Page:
Refraction is defined as the bending of a light wave when it passes from one medium to another at the surface separating the two media. It basically occurs due to the speed of light being different in different media of different densities.
Refraction of light waves is governed by the two Laws of Refraction:
- The incident ray, refracted ray and the normal at the point of incidence lie in the same plane.
- The sine of the angle of incidence bears a constant ratio with the sine of the angle of refraction for a given pair of media. This law is also known as the Snell's law, named after Willebrord Snell.
The process of refraction can be explained with the help of Huygens' construction:
Let us assume a surface separating two different media of different densities, medium 1 and medium 2, in which the speed of light is c1 and c2 respectively (refer to diagram).
A light beam travelling in medium 1, with velocity=c1 strikes the surface and enters medium 2. One of the light rays of the incident beam has a wavefront AB perpendicular to the direction of propagation. This wavefront, at time=0 reaches the point A, which lies on the surface separating the two media. This point, according to Huygens' principle becomes a secondary source of light and emits a secondary wavelet at time=0, into medium 2, with a velocity of c2. At time t, this secondary wavelet is in the form of a hemispherical surface of radius=c2t. At this time, its wavefront reaches a point C, which is on the surface separating the two media.
A tangent CD is now drawn from the point C to the secondary wavelet emitted by A. A point P is now considered on the surface which lies between A and C, such that AP/AC = x. Let there be two perpendiculars from P, PQ and PR, onto AB and AC.
PR/AD = PC/AC = ( (AC - AP)/AC ) = ( AC(1 - x) )/AC = 1-x
PR = (1 - x)AD = (1 - x)c2t
Since QP/BC = AP/AC = x,
QP = xBC = xc1t
Therefore the time taken by the wavefront of the incident beam to reach the point P is t1, where
t1 = QP/c1 = xc1t/c1 = xt
As from Huygens principle, this point P emits another secondary wavelet at this time into medium 2, whose radius at time t is given by
a = c2( t - t1 ) = c2( t - xt) = c2t(1 - x)
Now, PR is the radius of the secondary wavelet emitted by P, whose wavefront at time=t is same as that of the one emitted by A, i.e. CD. Also, the angle between the incident ray and the normal, which is the angle of incidence, i, is equal to angle BAC. Similarly, the angle between the reflected ray and the normal, which is the angle of reflection, r, is equal to angle DCA.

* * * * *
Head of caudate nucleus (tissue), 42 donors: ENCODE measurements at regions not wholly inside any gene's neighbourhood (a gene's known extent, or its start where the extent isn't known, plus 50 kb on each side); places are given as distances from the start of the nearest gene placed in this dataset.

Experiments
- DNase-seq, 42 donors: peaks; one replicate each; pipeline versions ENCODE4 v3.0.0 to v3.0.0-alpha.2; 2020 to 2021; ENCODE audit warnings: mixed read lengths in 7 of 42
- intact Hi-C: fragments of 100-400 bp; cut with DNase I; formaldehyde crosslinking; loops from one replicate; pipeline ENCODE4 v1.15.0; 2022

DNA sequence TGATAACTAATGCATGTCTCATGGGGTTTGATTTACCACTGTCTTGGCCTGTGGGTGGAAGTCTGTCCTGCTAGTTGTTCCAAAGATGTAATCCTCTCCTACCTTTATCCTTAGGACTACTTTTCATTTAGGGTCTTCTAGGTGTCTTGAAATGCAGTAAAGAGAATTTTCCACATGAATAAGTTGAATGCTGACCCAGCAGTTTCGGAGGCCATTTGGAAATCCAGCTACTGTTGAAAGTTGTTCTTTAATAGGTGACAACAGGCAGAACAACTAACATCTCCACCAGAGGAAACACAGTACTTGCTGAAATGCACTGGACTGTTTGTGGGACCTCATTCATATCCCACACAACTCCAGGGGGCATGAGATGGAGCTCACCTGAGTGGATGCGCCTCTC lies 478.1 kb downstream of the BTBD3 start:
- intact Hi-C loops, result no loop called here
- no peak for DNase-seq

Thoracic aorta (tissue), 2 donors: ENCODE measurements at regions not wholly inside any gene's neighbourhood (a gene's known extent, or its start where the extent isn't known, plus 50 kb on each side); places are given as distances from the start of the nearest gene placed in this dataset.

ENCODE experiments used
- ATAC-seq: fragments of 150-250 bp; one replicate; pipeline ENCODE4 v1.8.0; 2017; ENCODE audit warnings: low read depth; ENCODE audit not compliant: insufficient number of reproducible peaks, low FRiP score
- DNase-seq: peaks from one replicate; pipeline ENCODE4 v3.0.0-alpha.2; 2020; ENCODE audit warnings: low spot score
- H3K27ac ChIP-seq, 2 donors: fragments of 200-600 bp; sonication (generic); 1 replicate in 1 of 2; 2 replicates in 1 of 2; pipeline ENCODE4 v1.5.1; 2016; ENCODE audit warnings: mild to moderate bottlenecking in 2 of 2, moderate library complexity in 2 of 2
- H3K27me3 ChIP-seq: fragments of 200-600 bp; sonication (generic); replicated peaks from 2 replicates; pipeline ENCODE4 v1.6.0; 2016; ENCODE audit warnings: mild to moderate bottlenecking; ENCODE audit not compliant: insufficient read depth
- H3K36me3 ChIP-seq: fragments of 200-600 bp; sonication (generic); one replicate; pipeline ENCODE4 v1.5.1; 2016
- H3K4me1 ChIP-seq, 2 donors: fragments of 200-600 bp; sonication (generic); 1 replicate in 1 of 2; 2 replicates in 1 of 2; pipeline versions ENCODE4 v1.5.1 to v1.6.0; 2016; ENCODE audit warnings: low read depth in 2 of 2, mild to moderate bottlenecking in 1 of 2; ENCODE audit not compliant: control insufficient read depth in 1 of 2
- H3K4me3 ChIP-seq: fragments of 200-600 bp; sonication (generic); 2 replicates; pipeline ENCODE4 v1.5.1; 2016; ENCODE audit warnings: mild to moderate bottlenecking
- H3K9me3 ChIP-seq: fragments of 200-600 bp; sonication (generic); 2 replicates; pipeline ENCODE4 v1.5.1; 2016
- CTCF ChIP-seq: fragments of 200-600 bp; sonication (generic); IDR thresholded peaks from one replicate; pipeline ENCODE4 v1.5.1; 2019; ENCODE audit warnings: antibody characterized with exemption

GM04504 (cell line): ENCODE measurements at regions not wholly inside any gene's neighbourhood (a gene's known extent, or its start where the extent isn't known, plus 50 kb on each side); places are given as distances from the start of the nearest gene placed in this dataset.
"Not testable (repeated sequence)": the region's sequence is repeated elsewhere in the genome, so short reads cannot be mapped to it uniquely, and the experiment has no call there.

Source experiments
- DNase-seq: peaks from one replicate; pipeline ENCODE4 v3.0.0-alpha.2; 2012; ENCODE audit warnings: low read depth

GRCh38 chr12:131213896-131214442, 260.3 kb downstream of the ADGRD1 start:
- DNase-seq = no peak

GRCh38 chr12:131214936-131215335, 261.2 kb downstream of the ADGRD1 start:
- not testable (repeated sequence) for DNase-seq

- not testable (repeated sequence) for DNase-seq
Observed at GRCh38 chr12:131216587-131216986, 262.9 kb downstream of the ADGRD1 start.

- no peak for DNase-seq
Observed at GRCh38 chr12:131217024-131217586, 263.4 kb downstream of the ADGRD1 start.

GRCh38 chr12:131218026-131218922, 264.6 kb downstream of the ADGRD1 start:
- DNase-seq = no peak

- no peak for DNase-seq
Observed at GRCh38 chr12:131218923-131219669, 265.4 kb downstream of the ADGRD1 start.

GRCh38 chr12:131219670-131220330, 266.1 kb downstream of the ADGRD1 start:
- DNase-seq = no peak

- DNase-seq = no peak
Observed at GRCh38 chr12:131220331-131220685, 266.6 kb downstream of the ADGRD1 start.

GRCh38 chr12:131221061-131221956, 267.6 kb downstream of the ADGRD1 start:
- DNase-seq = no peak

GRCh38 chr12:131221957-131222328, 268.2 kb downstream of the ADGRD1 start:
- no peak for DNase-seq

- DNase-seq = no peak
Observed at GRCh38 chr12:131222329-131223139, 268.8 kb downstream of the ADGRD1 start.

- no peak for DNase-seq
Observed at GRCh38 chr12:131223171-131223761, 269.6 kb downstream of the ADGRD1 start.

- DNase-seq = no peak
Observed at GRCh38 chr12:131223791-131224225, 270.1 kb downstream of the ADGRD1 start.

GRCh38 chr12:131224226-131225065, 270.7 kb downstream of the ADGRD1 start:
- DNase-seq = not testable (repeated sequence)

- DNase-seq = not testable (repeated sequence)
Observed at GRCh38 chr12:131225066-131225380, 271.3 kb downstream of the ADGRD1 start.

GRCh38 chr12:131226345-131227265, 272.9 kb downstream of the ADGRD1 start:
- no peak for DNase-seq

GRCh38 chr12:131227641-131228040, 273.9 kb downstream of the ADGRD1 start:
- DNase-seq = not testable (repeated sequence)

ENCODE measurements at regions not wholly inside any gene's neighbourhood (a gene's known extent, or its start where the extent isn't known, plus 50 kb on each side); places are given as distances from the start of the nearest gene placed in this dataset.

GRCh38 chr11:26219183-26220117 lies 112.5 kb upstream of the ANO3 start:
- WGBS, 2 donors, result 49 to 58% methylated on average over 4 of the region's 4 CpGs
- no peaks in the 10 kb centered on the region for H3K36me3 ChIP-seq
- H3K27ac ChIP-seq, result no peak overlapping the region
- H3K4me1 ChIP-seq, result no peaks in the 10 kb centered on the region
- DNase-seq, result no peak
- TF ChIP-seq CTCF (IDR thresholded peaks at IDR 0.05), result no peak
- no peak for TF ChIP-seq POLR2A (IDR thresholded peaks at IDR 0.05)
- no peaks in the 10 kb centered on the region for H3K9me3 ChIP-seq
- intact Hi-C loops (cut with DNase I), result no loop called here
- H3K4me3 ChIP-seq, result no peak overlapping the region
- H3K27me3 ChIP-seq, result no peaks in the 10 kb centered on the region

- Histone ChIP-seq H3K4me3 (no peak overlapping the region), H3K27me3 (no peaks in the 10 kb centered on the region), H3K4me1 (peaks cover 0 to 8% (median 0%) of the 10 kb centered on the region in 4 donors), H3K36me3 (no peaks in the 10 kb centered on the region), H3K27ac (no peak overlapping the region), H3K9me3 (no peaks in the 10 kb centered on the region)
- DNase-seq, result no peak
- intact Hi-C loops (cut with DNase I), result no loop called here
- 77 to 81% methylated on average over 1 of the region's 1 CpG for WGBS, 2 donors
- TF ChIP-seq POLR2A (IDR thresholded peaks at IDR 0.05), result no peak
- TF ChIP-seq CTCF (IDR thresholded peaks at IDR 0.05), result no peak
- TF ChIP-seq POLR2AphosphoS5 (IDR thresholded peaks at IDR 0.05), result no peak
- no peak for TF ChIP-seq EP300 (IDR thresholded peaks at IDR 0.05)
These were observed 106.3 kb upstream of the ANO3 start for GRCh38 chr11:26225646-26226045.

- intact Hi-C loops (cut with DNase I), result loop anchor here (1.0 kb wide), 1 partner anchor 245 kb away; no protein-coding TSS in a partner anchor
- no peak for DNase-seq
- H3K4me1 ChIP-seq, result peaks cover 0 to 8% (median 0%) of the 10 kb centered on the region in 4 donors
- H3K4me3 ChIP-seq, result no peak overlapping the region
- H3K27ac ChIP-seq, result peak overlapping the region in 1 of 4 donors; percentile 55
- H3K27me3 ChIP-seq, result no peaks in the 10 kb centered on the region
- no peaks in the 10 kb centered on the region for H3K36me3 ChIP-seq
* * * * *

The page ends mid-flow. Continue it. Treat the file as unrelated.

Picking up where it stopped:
The sine ratios for the two angles are:
sin i = BC/AC, sin r = AD/AC
sin i / sin r = BC/AD = c1t/c2t = c1/c2 = constant
It is also clear from geometry that the incident ray, refracted ray and the normal at the point of incidence lie on the same plane. Hence, the two laws of refraction are proved.
The ratio sin i / sin r gives the refractive index for a a given pair of media. As seen from above:
Refractive Index = sin i / sin r = speed of light in medium 1 / speed of light in medium 2
If medium 1 is vacuum, the ratio c1/c2 is defined as the absolute refractive index of medium 2, and is denoted by 'μ' (mew).
When light travels from a rarer medium to a denser one, it bends towards the normal. When it travels from a denser medium to a rarer one, it bends away from the normal. This bending of light has many implications, one of which is quite prominent in nature - mirage.
A mirage occurs in very hot conditions, when a layer of warm air, next to the ground is trapped by the relatively cooler air above. Light is succesively bent by these different layers of different densities towards the horizontal line of vision and eventually is made to travel upwards by total internal reflection at one of these layers. When these light rays reach the human eye, the human brain perceives them as coming from the image of the object, beneath it, thus giving the wrong impression of a pool of water at some distance. This phenomenon is most prominent on long roads on very hot days and in hot deserts. Another type of mirage, called looming, occurs in extemely cold conditions, when a layer of relatively warm air, lies over another of cool air. The light rays travelling from the cold to the warm layer are bent away from the normal, and finally reflected downwards, to give an impression of an image looming above the real object.
The refraction of light can be used for various purposes. Water-filled spheres, known an lacemakers' condensors, were used in the early nineteenth century by lacemakers to help them see their work. Light passing through these condensors was bent in such a way, so that the rays meet in a small area and light up only a small area of the cloth to enable the lacemaker to focus on it. Another use of refraction is in Schlieren Photography, which uses the fact that air at different temperatures bends light by different amounts. The refractive index of a particular substance which occurs in a huge quantity such as a water reservoir can also be used to measure its real depth by measuring the apparent depth. Since light coming from a denser medium such as glass or water is bent away from the normal, the depth at which an object inside that medium appears to be less than its real depth.
As the angle of incidence for a light ray travelling in a denser medium incident on the surface separating it from a rarer medium increases, the angle of refraction also increases. There comes a certain angle of incidence for which the corresponding angle of refraction is 90, which is known as the critical angle. If the incident angle is more than this the entire light is reflected back into the same medium. This phenomenon is known as Total Internal Reflection. From SLR cameras and simple periscopes to optical fibres and endoscopes, this phenomenon has been used in many fields today. Total reflecting prisms are even more efficient than than mirrors.